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  1. Pharmacology. Atropine and glycopyrrolate competitively block the action of acetylcholine at muscarinic receptors. Desired therapeutic effects for treating poisoning include decreased secretions from salivary and other glands, decreased bronchorrhea and wheezing, decreased intestinal secretion and peristalsis, increased heart rate, and enhanced atrioventricular conduction.

    1. Atropine is a naturally occurring tertiary amine that crosses the blood–brain barrier and has significant structural and functional similarity to scopolamine, homatropine, and ipratropium. The elimination half-life of atropine is 2–4 hours (longer in children), with approximately 50% excreted unchanged in urine.

    2. Glycopyrrolate is a synthetic quaternary amine that crosses the blood–brain barrier poorly and is less likely than atropine to cause altered mental status or tachycardia. It has approximately twice the potency of atropine. Glycopyrrolate is excreted unchanged primarily in the bile and the urine.

    3. Note: These drugs do not reverse the effects of excess acetylcholine at nicotinic receptors of the neuromuscular junctions, ganglia of the parasympathetic and sympathetic nervous system, and CNS.

  2. Indications

    1. Correction of bronchorrhea and excessive oral and GI tract secretions associated with cholinesterase inhibitor (eg, organophosphorus and carbamate insecticide) intoxication. Glycopyrrolate may be especially useful in managing peripheral muscarinic symptoms in cholinesterase inhibitor poisoning. Although glycopyrrolate will not reverse CNS toxicity associated with cholinesterase inhibitor poisoning, it also will not cause the CNS side effects seen with large doses of atropine, which are difficult to distinguish from the toxic effects of cholinesterase inhibitors.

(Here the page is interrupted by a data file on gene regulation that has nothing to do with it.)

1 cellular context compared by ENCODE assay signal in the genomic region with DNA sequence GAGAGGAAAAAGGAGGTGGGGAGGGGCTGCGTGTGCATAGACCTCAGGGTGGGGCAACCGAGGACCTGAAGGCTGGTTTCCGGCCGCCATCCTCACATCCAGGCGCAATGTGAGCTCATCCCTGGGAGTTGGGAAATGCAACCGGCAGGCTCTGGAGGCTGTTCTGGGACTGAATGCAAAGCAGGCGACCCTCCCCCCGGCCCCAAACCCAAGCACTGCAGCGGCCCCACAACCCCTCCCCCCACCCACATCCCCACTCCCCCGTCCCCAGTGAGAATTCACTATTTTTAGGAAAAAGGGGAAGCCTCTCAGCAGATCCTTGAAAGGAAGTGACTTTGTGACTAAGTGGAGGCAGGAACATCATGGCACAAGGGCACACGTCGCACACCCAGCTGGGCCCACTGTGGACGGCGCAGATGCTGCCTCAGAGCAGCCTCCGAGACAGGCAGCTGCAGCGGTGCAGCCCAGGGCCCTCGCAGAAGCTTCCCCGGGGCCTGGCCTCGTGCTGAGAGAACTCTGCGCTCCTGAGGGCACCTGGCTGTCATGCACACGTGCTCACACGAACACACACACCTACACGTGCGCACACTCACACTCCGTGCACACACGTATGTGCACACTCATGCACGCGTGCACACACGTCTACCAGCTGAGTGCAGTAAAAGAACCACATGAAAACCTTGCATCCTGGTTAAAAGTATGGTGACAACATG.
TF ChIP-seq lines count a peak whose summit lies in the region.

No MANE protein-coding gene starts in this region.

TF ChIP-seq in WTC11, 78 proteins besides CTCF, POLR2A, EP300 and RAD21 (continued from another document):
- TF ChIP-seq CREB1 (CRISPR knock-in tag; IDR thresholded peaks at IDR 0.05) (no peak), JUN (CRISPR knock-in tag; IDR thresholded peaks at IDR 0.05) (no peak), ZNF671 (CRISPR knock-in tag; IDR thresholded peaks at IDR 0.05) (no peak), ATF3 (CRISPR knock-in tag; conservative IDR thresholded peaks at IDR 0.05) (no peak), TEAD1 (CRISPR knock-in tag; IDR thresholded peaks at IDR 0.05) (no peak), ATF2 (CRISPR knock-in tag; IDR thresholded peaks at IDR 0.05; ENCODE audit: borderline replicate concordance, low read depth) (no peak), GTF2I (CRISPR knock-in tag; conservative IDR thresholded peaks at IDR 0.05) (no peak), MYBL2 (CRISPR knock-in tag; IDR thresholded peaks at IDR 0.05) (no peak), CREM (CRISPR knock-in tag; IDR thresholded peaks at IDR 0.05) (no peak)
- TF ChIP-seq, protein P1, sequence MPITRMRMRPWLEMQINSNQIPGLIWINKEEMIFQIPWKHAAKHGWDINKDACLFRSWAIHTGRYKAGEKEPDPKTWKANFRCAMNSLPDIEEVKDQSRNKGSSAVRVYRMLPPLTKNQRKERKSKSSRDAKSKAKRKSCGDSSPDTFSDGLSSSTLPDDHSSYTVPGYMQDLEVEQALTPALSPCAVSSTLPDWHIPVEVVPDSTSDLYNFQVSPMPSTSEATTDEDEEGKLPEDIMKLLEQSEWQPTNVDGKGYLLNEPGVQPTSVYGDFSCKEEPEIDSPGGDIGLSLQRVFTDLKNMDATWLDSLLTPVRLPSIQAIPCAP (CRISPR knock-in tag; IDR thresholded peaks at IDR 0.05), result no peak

2. Acceleration of the rate of sinus node firing and atrioventricular (AV) nodal conduction velocity in the presence of drug-induced AV conduction impairment (eg, caused by cardiac glycosides, beta-adrenergic blocking agents, calcium channel antagonists, organophosphorus or carbamate insecticides, or physostigmine).

    3. Reversal of central (by atropine) and peripheral (by atropine and glycopyrrolate) muscarinic symptoms in patients with intoxication by Clitocybe or Inocybe mushroom species.

    4. When either neostigmine or pyridostigmine is used to reverse nondepolarizing neuromuscular blockade, glycopyrrolate is the preferred agent to block unwanted muscarinic effects (see "Neuromuscular Blockers").

  3. Contraindications. All these contraindications are relative, and in some clinical situations benefit exceeds possible harm.

    1. Patients with hypertension, tachyarrhythmias, thyrotoxicosis, congestive heart failure, coronary artery disease, valvular heart disease, or other illnesses, who might not tolerate a rapid heart rate. Note: Patients with cholinesterase inhibitor poisoning are often tachycardic, but antimuscarinics may still be given because they can improve oxygenation, thereby reducing catecholamine release associated with hypoxia; glycopyrrolate may be less likely than atropine to cause excessive tachycardia.

    2. Angle-closure glaucoma, in which papillary dilation may increase intraocular pressure (may be used safely if the patient is being treated with a miotic agent).

    3. Partial or complete obstructive uropathy.

    4. Myasthenia gravis.

    5. Obstructive diseases of the GI tract, severe ulcerative colitis, bacterial infections of the GI tract.

  4. Adverse effects

    1. Adverse effects include dry mouth, blurred vision, cycloplegia and mydriasis, palpitations, tachycardia, aggravation of angina, congestive heart failure (CHF), and constipation. Urinary retention is common, and a Foley catheter may be needed. Duration of effects may be prolonged (several hours). Additionally, CNS antimuscarinic toxicity (delirium) ...

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